Richter
Magnitude
Mercalli
Intensity
Description
2
 
I
Usually not felt, but detected by instruments.
II
Felt by very few people.
3
 
III
Felt by many, often mistaken for a passing vehicle.
IV
Felt by many indoors, dishes and doors disturbed.
4
V
Felt by nearly everyone. People awakened. Cracked walls, trees disturbed.
5
 
VI
Felt by all. Many run outdoors. Furniture moves. Slight damage occurs.
VII
Everyone runs outdoors. Poorly built buildings suffer severe damage. Slight damage every where else.
6
VIII
Everyone runs outdoors. Moderate to major damage. Minor damage to specially designed buildings. Chimneys and walls collapse.
7
 
IX
All buildings suffer major damage. Ground cracks, pipes break, foundations shift.
X
Major damage. Structures destroyed. Ground is badly cracked. Landslides occur.
8
 
XI
Almost all structures fall. Bridges wrecked. Very wide cracks in ground.
XII
Total destruction. Ground surface waves seen. Objects thrown into the air. All construction destroyed.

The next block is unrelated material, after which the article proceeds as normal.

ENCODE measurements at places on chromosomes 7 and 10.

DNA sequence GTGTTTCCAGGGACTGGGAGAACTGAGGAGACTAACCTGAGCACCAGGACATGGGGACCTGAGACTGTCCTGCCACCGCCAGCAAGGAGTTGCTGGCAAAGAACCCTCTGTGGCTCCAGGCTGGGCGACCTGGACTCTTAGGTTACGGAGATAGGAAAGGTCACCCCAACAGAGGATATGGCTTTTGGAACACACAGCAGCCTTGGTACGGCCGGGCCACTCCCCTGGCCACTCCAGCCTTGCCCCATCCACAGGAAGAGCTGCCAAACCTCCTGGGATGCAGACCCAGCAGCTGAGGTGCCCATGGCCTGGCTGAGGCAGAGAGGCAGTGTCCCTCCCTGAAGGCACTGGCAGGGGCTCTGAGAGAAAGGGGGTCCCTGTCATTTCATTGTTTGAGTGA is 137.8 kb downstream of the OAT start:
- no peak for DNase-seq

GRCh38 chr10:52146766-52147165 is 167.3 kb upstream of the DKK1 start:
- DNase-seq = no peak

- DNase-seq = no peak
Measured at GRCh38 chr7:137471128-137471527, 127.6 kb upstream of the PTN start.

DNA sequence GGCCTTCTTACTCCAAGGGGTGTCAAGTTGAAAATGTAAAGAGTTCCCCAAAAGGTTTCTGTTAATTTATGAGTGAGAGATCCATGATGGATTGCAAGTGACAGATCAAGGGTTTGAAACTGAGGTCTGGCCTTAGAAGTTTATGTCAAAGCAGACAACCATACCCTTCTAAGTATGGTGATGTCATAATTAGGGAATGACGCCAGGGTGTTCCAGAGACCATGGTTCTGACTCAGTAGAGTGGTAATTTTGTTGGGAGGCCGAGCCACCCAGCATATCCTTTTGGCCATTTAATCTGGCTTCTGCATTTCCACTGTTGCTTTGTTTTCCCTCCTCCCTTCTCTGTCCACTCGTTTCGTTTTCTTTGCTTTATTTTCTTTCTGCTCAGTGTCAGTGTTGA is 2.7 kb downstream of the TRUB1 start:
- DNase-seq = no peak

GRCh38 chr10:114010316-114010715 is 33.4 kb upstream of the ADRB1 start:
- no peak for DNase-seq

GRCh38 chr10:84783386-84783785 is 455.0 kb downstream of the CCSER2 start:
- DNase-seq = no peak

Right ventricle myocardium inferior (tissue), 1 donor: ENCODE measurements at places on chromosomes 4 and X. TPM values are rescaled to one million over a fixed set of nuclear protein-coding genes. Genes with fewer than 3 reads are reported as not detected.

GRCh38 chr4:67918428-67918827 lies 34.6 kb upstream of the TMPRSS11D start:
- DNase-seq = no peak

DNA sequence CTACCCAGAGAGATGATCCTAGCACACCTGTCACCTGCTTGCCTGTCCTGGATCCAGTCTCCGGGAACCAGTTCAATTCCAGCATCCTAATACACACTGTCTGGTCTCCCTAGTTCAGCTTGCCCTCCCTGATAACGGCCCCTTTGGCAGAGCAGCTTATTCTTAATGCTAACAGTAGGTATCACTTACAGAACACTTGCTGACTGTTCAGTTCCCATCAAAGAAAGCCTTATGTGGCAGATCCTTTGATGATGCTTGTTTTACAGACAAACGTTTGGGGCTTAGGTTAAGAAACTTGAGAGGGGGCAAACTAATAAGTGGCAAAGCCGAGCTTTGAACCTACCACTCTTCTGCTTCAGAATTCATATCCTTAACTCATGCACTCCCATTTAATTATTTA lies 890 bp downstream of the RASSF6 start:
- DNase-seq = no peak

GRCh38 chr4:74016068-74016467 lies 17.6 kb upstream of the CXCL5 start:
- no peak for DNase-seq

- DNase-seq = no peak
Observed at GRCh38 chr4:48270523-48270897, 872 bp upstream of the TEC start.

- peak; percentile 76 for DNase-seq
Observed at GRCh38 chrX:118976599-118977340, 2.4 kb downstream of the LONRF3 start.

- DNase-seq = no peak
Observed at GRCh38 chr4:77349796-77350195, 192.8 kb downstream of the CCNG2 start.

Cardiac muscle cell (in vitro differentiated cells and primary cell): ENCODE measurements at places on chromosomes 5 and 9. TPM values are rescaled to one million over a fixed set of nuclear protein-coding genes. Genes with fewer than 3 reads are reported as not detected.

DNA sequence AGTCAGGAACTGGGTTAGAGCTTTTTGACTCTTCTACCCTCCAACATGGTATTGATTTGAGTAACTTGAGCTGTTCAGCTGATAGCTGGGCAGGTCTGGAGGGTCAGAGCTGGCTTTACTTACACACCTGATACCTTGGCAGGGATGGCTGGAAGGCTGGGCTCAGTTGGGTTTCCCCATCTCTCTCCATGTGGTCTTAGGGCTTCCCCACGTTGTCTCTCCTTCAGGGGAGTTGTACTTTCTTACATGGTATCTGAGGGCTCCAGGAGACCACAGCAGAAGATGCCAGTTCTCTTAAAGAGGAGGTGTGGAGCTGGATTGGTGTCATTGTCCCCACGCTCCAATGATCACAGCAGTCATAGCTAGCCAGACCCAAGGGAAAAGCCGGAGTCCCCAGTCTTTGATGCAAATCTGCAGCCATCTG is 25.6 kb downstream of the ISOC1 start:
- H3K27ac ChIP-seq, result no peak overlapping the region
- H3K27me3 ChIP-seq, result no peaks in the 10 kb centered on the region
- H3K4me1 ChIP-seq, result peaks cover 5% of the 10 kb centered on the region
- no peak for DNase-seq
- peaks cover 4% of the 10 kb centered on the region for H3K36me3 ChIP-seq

Earthquake Energy as a Function of Magnitude
Magnitude
(Richter)
Energy Equivalent Weight of TNT* Energy in joules
(1 J = 1 newton meter)
Notes
-3.0 0.001 ounces 2 J 1.5 foot pounds (18 inch pounds)
-2.0 0.032 ounces 63.1 J 47 foot pounds
-1.0 1.0 ounces 2E+03 J 1,500 foot pounds
0.0 32 ounces 63.1E+03 J  
1.0 63 pounds 2E+06 J  
2.0 1 ton 63.1E+06 J Only felt nearby.
3.0 32 tons 2E+9 J  
4.0 1 kton 63.1E+9 J Often felt up to 10's of miles away.
5.0 32 ktons 2E+12 J  
6.0 1,000 ktons 63.1E+12 J  
6.9 22,700 ktons 1.41E+15 J 1995 Kobe, Japan, Earthquake
7.0 32,000 ktons 2E+15 J  
8.0 1 Mtons 63.1E+15 J  
9.0 32,000 Mtons 2E+18 J  
9.2 64,000 Mtons 3.98E+18 J 1964 Alaska Earthquake - Second largest instrumentally recorded earthquake
9.5 180,000 Mtons 11.2E+18 J 1960 Chile - Largest instrumentally recorded earthquake

 

Precautionary measures + behavior during earthquakes:
>Publiced by IGN (Instituto Geográfico Nacional de Espańa)<





Download as PDF >click>